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6 BEST Tips on Successful Sheet Metal Fabrication

Are you unsure how to approach your sheet metal fabrication project? If you fail, your entire project could be blown. Mistakes made during the fabrication process are often impossible to rectify.

If you want to avoid the pitfalls most novices face, learn from the experts before you begin. In the sections below, you will find 6 tips from master fabricators. If you want to ensure your project goes off without a hitch, read on.

1. Pick the Right Material

Your material costs and labor costs are the most significant costs in sheet metal fabrication. Plan to use stock sizes for your metal. If you are purchasing sheet metal in the USA sheet metal, you will purchase the thickness in a sheet metal gauge. Overseas you would purchase material in a metric thickness. It will save you up to 20% on metal costs when purchasing stock sizes.

Note that Sheet metal thickness gauges are based on the weight in pounds per square foot per inch of thickness. This means that to the novice, the interpolated thickness of the material will look funny.  Also, note when considering a sheet metal fabrication project, the sheet metal thickness gauges for steel are based on a weight of 41.82 pounds per square foot per inch of thickness that the gauge thickness of aluminum and steel are different.

You also must choose your metals carefully. Assuming size and thickness are comparable, as far as the raw material cost, Carbon Steel is your least expensive type of sheet metal, followed by Aluminum, then Stainless Steel. More expensive choices include Brass & Copper.

Aluminum is the lowest in manufacturing cost, followed closely by Carbon Steel and Stainless Steel is the most expensive. This is because aluminum and steel basically up to 1/4″ can use a CNC sheet metal turret press and press break were on stainless steel anything above 1/16″ you must laser cut it the use a press brake which the laser cutting is a slower and more expensive process.  As for the traditional sheet metal punch press, stainless steel must have a more robust expensive mold and higher ton capacity traditional sheet metal punch press.

If you have your heart set on a certain type of metal, ask yourself why. Is it a functional choice or a stylistic choice? If it’s stylistic, can you achieve the same results with powder coat, platings, anodizing or zinc-rich coating of industrial paint sheet metal fabrication needs?

If that’s the case, calculate the price difference. It might just save you a significant cost.

2. Limit Your Use of Tight Tolerances for Sheet Metal Manufacturing Designs

More than a few surfaces of your design will rarely be critical to your sheet metal fabrication product’s function. Unfortunately, most inexperienced engineers build their prototypes using unnecessary tight tolerance call-outs on every dimension, such as:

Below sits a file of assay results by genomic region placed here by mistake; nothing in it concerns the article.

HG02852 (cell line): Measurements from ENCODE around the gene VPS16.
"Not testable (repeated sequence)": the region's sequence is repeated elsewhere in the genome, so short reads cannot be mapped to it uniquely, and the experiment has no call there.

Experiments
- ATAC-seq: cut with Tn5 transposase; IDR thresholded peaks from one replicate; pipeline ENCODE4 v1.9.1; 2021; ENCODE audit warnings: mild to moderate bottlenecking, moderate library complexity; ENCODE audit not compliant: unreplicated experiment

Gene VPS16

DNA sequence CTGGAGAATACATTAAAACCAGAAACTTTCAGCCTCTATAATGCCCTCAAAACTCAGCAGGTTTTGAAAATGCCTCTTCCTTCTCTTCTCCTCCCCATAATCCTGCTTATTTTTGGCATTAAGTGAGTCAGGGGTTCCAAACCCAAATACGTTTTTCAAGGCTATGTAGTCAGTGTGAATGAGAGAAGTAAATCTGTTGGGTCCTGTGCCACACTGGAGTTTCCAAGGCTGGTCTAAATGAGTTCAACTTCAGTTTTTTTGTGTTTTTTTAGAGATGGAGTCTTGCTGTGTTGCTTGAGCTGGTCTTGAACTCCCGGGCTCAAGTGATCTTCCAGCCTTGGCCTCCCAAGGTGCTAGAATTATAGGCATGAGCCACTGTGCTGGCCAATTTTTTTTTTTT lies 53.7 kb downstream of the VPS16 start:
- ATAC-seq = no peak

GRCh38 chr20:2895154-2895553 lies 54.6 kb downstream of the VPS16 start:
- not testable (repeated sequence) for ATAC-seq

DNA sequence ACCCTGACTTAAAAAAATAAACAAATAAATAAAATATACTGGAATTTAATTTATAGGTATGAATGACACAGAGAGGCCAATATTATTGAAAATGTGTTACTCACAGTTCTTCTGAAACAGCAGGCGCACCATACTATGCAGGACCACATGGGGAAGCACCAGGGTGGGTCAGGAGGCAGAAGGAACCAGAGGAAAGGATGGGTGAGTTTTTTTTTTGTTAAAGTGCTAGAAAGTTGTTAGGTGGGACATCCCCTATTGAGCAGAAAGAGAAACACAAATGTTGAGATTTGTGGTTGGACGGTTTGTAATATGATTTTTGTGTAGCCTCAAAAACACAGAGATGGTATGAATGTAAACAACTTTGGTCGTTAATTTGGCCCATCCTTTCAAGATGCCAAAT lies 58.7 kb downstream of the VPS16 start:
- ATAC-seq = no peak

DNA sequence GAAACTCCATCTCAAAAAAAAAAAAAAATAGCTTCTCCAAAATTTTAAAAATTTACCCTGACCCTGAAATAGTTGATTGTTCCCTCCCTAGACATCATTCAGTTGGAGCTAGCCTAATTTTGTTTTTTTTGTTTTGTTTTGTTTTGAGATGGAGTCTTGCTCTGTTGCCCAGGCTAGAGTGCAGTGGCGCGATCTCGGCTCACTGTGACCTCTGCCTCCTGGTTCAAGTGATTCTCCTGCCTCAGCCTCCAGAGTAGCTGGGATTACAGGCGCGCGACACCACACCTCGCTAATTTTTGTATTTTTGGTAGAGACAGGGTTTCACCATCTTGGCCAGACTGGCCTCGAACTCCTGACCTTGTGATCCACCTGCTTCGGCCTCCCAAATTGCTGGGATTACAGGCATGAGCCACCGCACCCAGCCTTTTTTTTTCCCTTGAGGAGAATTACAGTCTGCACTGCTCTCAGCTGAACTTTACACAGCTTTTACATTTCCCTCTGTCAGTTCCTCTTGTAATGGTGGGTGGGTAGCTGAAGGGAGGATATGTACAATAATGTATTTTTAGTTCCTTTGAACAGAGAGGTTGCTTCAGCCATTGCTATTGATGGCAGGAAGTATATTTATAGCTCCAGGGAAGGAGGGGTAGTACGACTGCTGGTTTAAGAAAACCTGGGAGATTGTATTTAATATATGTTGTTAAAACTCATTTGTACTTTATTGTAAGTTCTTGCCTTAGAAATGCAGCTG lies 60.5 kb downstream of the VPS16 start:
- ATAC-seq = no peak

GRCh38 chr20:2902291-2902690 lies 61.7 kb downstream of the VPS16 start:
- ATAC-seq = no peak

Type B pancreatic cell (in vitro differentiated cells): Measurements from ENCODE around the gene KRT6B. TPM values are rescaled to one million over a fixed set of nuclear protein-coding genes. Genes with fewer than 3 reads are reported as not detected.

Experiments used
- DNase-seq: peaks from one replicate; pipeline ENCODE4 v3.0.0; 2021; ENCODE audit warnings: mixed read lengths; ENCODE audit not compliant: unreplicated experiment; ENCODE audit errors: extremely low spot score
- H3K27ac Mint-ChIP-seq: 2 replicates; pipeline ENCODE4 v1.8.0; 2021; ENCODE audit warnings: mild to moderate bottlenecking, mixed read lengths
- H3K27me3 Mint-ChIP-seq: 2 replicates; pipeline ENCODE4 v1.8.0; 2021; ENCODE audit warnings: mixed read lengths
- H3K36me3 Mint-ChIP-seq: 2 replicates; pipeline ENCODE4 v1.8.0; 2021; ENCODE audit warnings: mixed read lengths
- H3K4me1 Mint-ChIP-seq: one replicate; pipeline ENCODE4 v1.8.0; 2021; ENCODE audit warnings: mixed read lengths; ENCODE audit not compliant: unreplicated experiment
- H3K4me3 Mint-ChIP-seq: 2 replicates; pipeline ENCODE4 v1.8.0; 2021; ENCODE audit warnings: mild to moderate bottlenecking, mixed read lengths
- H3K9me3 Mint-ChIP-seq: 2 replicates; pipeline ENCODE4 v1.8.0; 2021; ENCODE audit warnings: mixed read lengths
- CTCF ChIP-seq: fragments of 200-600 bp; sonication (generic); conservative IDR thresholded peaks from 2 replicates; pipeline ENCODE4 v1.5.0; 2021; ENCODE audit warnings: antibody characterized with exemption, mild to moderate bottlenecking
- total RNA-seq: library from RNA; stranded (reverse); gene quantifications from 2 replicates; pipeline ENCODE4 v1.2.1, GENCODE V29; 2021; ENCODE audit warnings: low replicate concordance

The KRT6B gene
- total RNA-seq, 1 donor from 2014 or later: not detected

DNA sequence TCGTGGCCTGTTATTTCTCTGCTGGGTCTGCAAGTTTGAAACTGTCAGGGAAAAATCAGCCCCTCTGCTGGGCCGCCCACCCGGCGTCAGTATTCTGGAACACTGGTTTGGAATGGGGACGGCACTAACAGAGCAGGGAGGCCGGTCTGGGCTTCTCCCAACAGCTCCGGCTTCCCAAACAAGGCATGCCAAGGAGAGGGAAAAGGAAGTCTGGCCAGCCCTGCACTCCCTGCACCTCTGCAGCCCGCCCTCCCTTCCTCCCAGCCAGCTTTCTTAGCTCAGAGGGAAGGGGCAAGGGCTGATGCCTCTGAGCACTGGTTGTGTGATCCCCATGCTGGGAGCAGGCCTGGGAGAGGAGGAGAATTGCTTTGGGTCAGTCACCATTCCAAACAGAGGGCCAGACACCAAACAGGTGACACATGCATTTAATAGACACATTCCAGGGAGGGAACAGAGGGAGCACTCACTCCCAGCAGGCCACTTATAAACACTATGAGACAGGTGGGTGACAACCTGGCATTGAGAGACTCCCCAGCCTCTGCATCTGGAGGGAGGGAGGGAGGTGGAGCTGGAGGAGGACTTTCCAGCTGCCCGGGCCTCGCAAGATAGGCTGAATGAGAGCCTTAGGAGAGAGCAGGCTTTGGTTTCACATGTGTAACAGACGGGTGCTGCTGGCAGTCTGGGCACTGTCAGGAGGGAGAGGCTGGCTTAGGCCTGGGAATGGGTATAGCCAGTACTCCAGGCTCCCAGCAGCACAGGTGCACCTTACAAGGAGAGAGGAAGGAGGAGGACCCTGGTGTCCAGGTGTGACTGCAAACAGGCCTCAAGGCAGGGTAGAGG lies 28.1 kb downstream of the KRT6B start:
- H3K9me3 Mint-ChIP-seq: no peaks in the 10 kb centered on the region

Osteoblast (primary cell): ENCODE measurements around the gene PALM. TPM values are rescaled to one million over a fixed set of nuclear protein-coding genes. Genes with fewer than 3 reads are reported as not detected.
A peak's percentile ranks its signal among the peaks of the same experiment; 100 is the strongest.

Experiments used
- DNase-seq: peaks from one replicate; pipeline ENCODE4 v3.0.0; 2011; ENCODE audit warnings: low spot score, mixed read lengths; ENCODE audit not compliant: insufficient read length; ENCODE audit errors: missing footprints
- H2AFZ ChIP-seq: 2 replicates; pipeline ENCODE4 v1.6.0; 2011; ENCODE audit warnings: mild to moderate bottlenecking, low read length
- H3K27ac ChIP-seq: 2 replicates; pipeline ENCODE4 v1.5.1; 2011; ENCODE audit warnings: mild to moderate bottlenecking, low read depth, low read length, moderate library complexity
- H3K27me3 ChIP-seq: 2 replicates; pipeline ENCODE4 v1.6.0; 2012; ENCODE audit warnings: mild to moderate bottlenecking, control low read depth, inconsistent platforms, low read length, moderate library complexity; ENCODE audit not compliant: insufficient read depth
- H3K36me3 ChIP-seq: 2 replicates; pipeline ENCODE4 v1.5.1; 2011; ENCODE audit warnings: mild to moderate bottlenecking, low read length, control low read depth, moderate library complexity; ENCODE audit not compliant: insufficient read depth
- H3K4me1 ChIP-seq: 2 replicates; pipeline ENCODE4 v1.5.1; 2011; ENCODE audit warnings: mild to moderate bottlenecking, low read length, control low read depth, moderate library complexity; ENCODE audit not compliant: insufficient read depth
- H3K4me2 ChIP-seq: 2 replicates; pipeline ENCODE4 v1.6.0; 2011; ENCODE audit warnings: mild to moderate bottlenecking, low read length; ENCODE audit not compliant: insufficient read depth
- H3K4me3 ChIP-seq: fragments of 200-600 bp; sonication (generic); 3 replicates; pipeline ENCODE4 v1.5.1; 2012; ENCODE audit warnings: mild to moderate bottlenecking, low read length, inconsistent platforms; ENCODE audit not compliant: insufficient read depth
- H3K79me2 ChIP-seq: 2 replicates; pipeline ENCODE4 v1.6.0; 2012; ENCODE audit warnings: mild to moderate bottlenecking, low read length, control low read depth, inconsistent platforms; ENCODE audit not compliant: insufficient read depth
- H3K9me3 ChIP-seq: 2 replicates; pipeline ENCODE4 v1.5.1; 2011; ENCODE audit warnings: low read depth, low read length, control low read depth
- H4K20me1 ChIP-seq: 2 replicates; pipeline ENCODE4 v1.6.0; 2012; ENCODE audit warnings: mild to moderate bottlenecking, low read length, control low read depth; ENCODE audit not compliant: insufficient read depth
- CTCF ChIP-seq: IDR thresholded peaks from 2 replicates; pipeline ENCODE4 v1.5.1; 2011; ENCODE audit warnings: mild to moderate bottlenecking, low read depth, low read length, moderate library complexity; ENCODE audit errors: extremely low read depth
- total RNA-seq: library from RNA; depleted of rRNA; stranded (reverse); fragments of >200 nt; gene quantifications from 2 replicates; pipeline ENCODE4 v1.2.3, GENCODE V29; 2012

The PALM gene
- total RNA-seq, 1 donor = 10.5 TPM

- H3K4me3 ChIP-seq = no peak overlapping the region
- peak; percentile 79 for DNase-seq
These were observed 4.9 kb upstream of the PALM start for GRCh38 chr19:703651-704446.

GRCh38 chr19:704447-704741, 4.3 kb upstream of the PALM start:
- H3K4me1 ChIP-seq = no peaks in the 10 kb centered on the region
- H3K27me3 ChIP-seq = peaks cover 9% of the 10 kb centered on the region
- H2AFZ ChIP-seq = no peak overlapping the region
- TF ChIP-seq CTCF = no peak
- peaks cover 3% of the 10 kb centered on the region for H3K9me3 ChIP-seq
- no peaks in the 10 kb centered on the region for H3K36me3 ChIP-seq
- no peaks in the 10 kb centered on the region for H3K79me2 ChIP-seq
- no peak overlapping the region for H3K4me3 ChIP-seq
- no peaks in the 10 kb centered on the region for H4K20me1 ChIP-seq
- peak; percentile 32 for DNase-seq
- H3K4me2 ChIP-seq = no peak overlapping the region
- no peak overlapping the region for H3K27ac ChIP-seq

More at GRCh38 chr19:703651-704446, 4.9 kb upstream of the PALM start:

• Hole diameters
  • Distances
  • Radii
  • Etc.

Unfortunately, the tighter call-outs you include in your design will cost the more expensive the finished product. Instead of falling into this trap, only include features and surfaces critical to your project’s function.

Just think of it this way: if you want to fabricate a piece of sheet metal, a flat, unadorned sheet would be the least expensive. Each bend, countersink, hem, and the hole will increase the price. The more work you make for your manufacturer:

  1. More complicated traditional sheet metal punch press mold.
  2. More work the CNC turret Punch press must perform
  3. More complicated and time-consuming bends on the sheet metal press brake
  4. having to utilize the more expensive laser cutting over CNC turret punch press
  5. longer programming and set up a time/cost
  6. Higher scrap rate!!!!

The more you will have to PAY for your sheet metal fabrication.

Get back to the basics. Strip your design down to the bare minimum For your sheet metal manufacturing project.

Sheet Metal Fabrication Press Break Bending
Bending a Sheet Metal Housing on a CNC Press Break

3. Use a Stock Gauge for Sheet Metal Fabrication Manufacturing

Once again, using a standard option will save you big bucks in the long run. Every sheet metal fabricator offers slightly different options. The most common sheet metal gauge for the USA or standard millimeter thickness overseas for manufacturers runs up to one-quarter inch (6.35mm) thick. The thickness of the wall all depends on the project and the geometry of the part.

Thicker metals limit the angle of the bend you can achieve on a press brake. If the bend is too sharp, not only is it difficult to achieve on a press brake or even a traditional sheet metal punch press, it creates microscopic cracks in the metal. The cracks leave the metal brittle and easy to break.

You can also outright tear the metal. Many press brakes or traditional sheet metal mold punch press cannot be set up to make such bends. You run the risk of expensive setups and long production times.